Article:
A bill in the California state senate would allow people to who own solar-powered homes and businesses to sell excess power back to utilities. KPBS Environment Reporter Ed Joyce tells us under current law utilities now get that power for free.

Under current law consumers with solar panels can reduce their utility bill to $0 through what is called “net metering.”

If the consumer generates a surplus amount of power at the end of the year that electricity goes to the utility for free.

Bernadette Del Chiaro with Environment California says that discourages conservation and energy efficiency.

“We found a lot of people that own solar systems that are generating this surplus on an annual basis,” Del Chiaro says. “They’re doing things like putting up more Christmas lights in the winter time or installing electric hot tubs, something that eats up the surplus electrons as opposed to feeding it back into the grid.”

Under the bill, utilities buying the surplus power would be able to count that electricity toward their renewable energy goals.

California’s renewable standard requires investor-owned utilities to get 20 percent of their power from renewable sources such as solar and wind by the end of next year.

Del Chiaro says Southern California Edison supports the solar legislation but San Diego Gas and Electric hasn’t taken a stance on the bill.

California is currently considering two bills that would increase the state’s renewable energy standard from 20 percent by 2010 to 33 percent by 2020.

Congress is considering a similar renewable requirement for the nation’s utilities.

For KPBS audio feed, click here.

Related editorial from the Los Angeles Times on AB 920.
California’s solar push – A bill pushing rooftop solar panels deserves lawmaker support despite opposition by a union and utilities.

Homeowners typically don’t spend much time thinking about the real estate atop their roofs unless it’s time to clean the gutters. But that expanse of shingles could be saving them money — or, if a bill in the Legislature succeeds, become a way to make money while striking a blow against climate change.

Consumers who install solar panels get special meters that measure both the amount of excess electricity they send to their utility while the sun is shining and the amount they take from the utility when it isn’t. Most use more power than they generate, but because they get credit for their solar contribution, they pay very low energy bills. There are a few, though — especially people with big roofs in sunny Southern California — who generate more power than they use. Under California law, utilities aren’t required to pay them for it; at the end of the year, any credit for excess power is simply zeroed out. AB 920 would change that by ordering utilities to either pay consumers for their power or carry over their credit from year to year.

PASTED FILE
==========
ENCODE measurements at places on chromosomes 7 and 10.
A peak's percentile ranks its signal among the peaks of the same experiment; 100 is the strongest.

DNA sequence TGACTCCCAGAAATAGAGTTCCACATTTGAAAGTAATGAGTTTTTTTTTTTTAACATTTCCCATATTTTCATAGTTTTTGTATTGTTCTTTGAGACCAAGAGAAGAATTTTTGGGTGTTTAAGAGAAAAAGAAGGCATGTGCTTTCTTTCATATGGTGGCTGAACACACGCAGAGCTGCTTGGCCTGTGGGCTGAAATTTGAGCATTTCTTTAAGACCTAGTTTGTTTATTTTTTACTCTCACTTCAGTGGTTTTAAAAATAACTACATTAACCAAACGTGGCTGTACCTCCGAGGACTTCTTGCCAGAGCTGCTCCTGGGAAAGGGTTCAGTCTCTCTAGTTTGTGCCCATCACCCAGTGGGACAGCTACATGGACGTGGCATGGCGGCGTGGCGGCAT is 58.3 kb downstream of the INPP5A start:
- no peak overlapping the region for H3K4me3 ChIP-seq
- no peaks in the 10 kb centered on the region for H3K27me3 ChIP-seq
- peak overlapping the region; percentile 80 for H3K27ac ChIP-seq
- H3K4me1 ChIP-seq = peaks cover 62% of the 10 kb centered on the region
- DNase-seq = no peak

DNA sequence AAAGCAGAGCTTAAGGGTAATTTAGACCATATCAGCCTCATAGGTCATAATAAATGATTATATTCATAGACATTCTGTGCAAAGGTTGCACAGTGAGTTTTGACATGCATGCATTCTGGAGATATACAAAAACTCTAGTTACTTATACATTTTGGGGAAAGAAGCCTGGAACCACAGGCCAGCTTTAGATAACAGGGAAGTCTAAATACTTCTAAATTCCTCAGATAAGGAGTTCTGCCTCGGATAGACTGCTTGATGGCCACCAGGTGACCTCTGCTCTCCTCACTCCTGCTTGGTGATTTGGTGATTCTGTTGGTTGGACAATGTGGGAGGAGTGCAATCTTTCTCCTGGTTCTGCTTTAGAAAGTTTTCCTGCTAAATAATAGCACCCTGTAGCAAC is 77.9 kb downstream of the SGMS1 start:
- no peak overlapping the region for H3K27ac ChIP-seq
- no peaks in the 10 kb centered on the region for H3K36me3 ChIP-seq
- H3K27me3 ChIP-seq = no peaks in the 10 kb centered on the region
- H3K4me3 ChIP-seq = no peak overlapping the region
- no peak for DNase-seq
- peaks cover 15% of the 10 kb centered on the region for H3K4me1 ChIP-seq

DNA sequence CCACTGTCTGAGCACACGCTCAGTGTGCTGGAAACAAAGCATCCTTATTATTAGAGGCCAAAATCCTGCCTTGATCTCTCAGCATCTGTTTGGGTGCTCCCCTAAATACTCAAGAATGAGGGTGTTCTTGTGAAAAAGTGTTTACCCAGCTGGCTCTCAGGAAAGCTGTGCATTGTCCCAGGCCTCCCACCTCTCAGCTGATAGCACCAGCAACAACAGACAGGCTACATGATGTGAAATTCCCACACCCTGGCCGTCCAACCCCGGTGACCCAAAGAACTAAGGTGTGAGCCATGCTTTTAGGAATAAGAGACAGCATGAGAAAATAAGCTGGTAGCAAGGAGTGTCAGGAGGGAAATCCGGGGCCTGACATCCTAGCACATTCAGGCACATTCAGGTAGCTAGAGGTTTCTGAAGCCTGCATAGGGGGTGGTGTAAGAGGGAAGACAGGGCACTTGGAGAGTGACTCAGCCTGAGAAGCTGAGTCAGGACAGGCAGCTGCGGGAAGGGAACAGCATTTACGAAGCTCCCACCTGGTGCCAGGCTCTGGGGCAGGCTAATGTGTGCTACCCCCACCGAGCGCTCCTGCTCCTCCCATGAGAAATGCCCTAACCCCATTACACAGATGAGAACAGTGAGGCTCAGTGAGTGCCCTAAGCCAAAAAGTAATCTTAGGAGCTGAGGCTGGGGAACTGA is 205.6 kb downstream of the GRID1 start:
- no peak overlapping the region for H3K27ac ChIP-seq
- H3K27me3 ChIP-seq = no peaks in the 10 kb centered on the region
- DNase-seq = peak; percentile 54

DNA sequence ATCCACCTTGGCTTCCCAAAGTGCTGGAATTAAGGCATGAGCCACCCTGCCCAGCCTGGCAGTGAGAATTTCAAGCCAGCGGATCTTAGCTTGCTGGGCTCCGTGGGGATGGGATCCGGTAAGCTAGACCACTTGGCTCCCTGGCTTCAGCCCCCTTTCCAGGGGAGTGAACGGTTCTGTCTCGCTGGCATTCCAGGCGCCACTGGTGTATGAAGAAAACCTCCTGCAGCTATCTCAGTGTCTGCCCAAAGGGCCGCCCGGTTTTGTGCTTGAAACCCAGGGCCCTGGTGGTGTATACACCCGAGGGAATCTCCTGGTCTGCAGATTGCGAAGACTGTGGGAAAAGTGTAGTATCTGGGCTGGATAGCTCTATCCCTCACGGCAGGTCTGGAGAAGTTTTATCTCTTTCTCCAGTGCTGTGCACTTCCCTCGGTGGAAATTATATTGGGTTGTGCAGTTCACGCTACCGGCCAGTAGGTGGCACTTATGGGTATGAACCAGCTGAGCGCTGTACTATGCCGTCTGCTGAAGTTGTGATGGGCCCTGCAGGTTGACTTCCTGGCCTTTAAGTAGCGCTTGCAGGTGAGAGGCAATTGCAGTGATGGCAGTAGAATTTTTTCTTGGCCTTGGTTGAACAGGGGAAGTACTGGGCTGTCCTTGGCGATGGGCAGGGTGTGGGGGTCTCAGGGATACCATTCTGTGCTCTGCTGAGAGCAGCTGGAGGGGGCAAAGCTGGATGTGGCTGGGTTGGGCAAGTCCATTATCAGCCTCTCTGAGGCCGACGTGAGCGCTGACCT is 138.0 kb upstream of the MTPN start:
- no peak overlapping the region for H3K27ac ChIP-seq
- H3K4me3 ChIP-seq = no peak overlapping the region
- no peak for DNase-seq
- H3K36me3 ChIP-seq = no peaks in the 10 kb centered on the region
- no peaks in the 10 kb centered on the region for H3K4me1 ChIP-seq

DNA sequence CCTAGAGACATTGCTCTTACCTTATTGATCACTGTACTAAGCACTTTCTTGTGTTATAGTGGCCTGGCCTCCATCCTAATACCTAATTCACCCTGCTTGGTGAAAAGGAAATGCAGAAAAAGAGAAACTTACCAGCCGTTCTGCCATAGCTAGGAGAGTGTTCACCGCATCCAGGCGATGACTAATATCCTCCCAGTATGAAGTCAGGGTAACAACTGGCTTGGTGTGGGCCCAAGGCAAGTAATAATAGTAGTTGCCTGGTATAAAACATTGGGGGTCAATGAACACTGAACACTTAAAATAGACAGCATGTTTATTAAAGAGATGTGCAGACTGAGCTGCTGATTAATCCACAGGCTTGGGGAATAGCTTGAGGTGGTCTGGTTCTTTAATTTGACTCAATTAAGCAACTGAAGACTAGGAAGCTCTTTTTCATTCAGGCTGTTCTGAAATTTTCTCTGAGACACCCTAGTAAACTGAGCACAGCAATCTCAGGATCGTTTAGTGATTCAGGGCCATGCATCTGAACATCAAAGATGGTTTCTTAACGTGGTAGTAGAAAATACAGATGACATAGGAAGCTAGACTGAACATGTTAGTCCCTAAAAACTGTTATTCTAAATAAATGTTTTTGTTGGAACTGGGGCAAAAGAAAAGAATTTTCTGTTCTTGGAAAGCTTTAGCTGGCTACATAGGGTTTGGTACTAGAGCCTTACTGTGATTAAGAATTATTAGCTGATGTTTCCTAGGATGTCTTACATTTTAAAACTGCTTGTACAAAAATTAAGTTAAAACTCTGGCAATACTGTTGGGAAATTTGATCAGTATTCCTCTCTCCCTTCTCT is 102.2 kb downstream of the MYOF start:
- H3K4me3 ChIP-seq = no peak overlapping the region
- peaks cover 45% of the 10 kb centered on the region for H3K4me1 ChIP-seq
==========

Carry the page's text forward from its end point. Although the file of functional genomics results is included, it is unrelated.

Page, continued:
The bill, from Assemblyman Jared Huffman (D-San Rafael), is intended to boost the Million Solar Roofs initiative. That package of rebates and other incentives aims to raise the number of solar homes in California from 25,000 in 2006 to 1 million in 2016. We’ve got a ways to go yet; there are now about 52,000 solar roofs in the state, according to an analysis by Environment California.

Utilities fought ferociously against Huffman’s bill last year, when it stalled in the state Senate, and are doing the same now. They argue that solar installations are already heavily subsidized, ultimately by other ratepayers; if consumers were also being paid for the solar power they generate, it would cost non-solar customers even more.

That sounds terribly egalitarian, but in truth utilities are worried that wide-scale residential solar power would cut into their income, and the union that covers utility workers fears that its members would lose ground if consumers were encouraged to install power plants that wouldn’t be built or maintained by the union.

What might be bad for utilities and electrical workers, though, is extremely good for consumers and the environment. Under the current system, people with solar homes have no incentive to use energy efficiently — in fact, some waste power toward the end of the year just to spite their utility. Huffman’s bill would encourage energy efficiency, relieve the grid when power demand peaks and help California reach its million-roof goal, which would heat up national efforts to encourage renewable power. The Legislature should pass it this time.


  1. solar by the sea on June 12, 2009 at 1:20 am

    AB920 is a good idea. The REC Solar system I just had installed (15 panels, 3 KW STC nominal) is producing above its specification. It was designed to meet 100% of our current bills. The State should encourage me to keep the system at maximum power by cleaning the panels and trimming adjacent shade trees, rather than disincentivizing me from doing that by capping the system payback. We are talking about a small percentage payback here, not anything like 30% or 50% of the system size.

  2. Solar Seeker on September 5, 2009 at 8:24 pm

    AB920 is a GREAT idea. Even though I’m not a California resident, I can see the incentive benefits in this happening. Not to mention, this surplus energy is being used by the Utility companies and redistributed, folks that have invested in the labor and materials to create this residual benefit should also reap the benefits of the energy that they’ve afforded that others are paying for.